Touring Maison Taittinger, A Familiar Experience
Even with prestigious neighbors of the size of Ruinart and Pommery, the Maison de Champagne Taittinger stands out. It’s not only the awe-inspiring architecture or their impressive “crayeres” chalky underground cellars. It’s a je ne se quoi that I could only define as family hospitality — Taittinger is the largest family-owned Maison in Champagne.
I gladly accepted an invitation to take a private tour through Taittinger’s cellars to learn about the Maison’s history and taste their famous wines. Saying I was impressed would be an understatement. Everything, from the sincerity of the people to the century-old history embedded in every rock and every bottle, and the fabulously bubbly wine, was grander than I expected. Here’s what I learned, and why you should visit Taittinger.
The Tour, Travelling Though Time
Enthusiastic Champagne-loving Pierre-Emmanuel Taittinger, his lovely daughter Vitalie and his son Clovis run Taittinger. Family-owned is not a term you often hear in Champagne, as the most prominent powerhouses are now international enterprises. You can feel the warmth and hospitality the moment you set foot in the Maison, and you understand the family’s passion the second you gaze at the dim-lit underground cellars.
Built by the Gallo-Romans in the 4th century, deep 18 meters underground and only accessible by a massive spiral staircase, you’ll find the Maison’s limestone cellars. Here’s where the magic happens — where Taittinger’s bottles rest, sometimes for decades, maturing and gaining complexity.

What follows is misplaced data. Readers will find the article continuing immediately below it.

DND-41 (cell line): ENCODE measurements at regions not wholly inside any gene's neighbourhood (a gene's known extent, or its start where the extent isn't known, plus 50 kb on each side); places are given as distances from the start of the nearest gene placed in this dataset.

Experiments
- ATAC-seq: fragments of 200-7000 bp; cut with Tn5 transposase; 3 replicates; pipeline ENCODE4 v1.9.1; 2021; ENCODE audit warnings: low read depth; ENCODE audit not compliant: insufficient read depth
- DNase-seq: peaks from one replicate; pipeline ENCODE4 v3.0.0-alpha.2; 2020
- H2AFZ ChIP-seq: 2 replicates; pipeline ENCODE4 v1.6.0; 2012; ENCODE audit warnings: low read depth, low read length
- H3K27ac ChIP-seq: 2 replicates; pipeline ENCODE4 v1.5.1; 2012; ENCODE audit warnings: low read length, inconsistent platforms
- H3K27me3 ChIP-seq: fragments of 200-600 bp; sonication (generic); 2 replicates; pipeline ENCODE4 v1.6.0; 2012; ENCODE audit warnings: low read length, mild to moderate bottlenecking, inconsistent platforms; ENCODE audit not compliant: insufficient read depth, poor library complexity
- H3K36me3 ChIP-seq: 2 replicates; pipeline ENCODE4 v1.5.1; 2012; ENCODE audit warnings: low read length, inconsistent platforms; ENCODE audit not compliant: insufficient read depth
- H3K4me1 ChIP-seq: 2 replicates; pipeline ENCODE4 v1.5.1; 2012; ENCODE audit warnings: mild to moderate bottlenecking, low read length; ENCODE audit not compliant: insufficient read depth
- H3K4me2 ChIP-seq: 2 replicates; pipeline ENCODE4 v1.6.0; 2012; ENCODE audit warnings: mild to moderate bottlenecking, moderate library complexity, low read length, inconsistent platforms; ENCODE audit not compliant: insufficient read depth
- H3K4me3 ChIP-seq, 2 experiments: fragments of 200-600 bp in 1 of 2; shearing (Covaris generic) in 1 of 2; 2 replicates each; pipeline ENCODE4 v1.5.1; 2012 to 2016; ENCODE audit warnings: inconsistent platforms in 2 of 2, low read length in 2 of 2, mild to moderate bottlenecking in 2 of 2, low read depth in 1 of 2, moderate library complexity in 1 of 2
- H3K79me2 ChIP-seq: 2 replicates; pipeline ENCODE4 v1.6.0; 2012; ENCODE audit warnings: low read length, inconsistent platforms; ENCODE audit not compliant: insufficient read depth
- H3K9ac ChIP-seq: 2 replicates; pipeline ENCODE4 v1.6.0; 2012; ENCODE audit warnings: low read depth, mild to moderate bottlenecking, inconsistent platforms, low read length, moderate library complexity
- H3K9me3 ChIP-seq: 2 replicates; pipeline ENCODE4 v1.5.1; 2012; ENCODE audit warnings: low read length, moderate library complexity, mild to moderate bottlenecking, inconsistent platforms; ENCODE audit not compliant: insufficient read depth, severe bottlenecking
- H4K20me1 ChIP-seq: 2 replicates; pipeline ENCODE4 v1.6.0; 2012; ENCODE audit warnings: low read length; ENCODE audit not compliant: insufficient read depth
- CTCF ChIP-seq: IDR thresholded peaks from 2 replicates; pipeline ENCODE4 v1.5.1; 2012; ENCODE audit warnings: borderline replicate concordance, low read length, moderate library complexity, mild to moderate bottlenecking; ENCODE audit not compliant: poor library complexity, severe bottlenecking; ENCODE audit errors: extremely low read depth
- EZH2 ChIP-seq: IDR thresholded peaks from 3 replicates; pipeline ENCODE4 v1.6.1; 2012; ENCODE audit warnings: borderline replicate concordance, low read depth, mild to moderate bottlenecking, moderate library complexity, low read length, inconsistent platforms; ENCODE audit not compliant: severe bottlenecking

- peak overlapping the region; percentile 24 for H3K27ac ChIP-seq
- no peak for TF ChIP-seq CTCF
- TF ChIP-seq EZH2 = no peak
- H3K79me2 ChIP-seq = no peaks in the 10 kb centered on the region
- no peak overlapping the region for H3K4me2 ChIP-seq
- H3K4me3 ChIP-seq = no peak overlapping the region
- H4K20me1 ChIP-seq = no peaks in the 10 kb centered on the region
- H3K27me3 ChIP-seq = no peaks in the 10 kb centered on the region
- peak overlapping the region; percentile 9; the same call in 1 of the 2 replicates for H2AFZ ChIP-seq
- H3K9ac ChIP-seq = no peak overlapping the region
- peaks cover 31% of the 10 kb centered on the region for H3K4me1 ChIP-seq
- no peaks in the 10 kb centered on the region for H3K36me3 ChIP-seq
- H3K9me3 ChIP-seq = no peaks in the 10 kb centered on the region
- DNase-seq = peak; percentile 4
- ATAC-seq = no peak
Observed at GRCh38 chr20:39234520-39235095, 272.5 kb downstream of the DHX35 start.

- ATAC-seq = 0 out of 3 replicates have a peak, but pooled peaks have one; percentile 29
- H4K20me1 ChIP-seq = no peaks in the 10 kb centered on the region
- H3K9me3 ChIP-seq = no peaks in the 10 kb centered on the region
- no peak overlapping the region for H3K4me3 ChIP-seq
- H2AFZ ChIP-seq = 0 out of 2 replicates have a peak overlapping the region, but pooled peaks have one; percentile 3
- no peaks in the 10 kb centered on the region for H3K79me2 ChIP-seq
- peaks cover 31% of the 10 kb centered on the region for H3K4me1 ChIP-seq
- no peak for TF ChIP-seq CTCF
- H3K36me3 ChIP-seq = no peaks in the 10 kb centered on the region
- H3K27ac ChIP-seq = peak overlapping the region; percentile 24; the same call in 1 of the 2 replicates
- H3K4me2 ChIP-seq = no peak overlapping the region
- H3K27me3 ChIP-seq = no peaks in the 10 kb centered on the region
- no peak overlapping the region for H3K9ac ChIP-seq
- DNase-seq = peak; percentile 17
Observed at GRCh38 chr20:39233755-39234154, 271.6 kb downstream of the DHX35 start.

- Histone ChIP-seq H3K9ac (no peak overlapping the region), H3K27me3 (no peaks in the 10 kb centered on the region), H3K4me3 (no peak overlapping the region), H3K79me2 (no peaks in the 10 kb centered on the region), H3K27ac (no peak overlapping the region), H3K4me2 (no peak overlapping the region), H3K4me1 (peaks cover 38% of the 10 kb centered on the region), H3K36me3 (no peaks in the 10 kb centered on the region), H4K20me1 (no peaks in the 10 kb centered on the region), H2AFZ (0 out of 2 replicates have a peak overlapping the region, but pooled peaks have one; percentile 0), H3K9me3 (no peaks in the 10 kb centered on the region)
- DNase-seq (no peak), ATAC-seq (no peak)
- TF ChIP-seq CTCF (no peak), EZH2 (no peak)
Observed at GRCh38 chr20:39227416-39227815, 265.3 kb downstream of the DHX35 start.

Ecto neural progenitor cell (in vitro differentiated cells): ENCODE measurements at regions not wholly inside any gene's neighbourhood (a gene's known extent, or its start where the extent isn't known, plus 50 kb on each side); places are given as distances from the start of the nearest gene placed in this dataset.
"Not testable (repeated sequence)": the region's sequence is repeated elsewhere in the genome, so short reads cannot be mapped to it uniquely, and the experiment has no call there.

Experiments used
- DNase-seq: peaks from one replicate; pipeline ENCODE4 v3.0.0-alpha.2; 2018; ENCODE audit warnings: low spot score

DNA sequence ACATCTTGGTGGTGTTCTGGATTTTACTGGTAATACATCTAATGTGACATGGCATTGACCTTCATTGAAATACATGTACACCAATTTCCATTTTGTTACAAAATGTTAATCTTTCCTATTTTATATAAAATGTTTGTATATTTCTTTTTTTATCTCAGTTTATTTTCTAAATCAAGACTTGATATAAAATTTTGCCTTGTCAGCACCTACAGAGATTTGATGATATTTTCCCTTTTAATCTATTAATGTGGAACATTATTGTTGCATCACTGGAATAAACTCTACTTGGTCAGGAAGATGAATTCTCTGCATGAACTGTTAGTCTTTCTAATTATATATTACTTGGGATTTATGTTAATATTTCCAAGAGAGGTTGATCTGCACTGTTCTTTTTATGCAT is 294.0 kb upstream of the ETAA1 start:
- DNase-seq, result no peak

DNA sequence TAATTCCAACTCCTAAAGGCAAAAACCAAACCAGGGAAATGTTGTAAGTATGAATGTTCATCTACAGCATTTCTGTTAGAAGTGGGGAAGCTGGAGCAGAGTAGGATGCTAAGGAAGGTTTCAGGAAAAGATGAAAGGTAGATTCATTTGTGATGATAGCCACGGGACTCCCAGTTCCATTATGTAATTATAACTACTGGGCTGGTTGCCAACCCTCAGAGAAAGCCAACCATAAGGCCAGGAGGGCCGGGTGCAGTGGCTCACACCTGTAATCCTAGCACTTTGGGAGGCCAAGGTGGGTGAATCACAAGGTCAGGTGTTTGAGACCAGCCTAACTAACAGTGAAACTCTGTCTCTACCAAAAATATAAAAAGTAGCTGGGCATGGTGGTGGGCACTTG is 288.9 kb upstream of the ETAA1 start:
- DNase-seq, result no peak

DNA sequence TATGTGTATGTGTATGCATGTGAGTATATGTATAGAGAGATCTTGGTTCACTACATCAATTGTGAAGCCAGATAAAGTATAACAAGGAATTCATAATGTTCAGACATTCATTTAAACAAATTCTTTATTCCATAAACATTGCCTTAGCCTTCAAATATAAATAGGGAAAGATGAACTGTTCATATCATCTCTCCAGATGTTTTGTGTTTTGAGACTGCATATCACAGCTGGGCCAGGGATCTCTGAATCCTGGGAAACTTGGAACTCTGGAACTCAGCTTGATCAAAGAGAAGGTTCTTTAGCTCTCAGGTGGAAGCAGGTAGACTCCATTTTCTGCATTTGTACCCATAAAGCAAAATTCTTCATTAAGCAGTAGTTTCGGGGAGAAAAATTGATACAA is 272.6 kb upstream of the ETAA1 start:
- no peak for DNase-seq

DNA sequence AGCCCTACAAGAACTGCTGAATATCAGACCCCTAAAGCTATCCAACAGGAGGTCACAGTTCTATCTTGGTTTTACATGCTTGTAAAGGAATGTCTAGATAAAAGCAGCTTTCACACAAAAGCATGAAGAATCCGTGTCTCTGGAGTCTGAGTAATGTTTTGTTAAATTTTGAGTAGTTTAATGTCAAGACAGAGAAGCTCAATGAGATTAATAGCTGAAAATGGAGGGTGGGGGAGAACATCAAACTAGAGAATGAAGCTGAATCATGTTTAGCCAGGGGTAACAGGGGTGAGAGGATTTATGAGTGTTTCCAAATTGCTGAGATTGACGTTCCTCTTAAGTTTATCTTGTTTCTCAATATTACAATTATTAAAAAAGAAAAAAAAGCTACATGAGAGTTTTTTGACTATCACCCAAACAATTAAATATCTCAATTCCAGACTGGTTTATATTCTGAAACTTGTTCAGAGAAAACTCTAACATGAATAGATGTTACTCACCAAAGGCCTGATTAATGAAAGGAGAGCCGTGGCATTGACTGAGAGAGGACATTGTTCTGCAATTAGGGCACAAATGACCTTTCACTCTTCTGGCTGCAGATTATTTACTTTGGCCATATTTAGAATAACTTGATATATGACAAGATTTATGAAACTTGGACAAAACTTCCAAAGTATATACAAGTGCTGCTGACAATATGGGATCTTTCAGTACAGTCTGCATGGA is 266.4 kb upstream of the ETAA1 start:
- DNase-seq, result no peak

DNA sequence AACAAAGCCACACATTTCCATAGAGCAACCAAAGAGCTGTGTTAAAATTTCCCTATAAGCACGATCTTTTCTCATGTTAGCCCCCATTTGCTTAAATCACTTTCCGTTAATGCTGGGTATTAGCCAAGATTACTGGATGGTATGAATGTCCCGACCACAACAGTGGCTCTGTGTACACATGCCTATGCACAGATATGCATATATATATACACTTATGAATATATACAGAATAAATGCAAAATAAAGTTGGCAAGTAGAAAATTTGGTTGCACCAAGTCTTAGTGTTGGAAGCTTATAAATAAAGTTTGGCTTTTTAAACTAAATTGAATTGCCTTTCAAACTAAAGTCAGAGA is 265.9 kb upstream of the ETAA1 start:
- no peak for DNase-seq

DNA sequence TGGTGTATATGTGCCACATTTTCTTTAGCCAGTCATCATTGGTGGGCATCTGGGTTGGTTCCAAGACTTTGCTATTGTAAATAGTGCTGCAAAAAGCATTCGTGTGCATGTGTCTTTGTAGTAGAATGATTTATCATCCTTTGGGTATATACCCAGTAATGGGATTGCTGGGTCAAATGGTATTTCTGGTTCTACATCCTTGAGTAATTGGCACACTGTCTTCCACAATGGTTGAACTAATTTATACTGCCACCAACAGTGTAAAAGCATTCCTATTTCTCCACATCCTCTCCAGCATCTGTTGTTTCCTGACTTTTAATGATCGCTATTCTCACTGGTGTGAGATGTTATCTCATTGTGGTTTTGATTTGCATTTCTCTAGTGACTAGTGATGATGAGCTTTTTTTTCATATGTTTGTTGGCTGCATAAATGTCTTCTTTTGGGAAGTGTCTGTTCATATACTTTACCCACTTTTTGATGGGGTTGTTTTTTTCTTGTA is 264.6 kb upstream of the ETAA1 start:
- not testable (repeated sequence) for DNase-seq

Our private guide Christine took us on a one-hour adventure through the labyrinthine cellars feeding our imaginations with stories of the Benedictine Monks, brave World War II soldiers, and the legend of Thibaud IV. The 13th-century Comte, crusader and poet, whose figure now embellishes every label of Comtes de Champagne, Taittinger’s most exclusive cuvee.
After the eye-opening, time-traveling experience, we went back up to the surface to meet the estate’s Marketing Director. We were then treated with exclusive wine tasting at a gorgeous room with views to what were once the gardens of the Abbey of Saint-Nicaise.
With the laid back warmth of a family get-together, the expert guided us through some of Taittinger’s most representative Champagnes.
Taittinger’s Brut Reserve, a non-vintage Chardonnay-based blend of 35 sites, matured for 3 to 4 years in the cellars under our feet, is balanced and elegant. White peaches, wildflowers and hints of vanilla hit your nose, and the palate is pleasing and replenishing.
The Maison’s Prestige Rose, is equally refreshing but displays hints of tart cranberries and strawberry lipstick. They add a splash (15%) of red Pinot Noir wine to a Chardonnay base to give the Champagne it's lovely hue. This one was my favorite!
Taittinger’s Prelude cuvee is assembled with Grand Cru wines, those made from the ripest grapes in the region. Vibrancy and richness describe this exquisite 50/50 Chardonnay and Pinot Noir blend. Owen loved the boldness in this one.
Comtes de Champagne
The hairs on your arms stand up as they pop open a bottle of Comtes de Champagne 2007, a ‘blanc de blancs’ sourced from the Cote des Blancs Grand Cru. This is liquid gold — Fine streams of endless bubbles carry brioche and golden apple aromas with fluttering scents of almonds and brown spices.
Sadly, it was time for us to leave, not without receiving as a gift the bottles we liked the most. Who said Champagne was uptight? Visiting Taittinger is like meeting old family friends.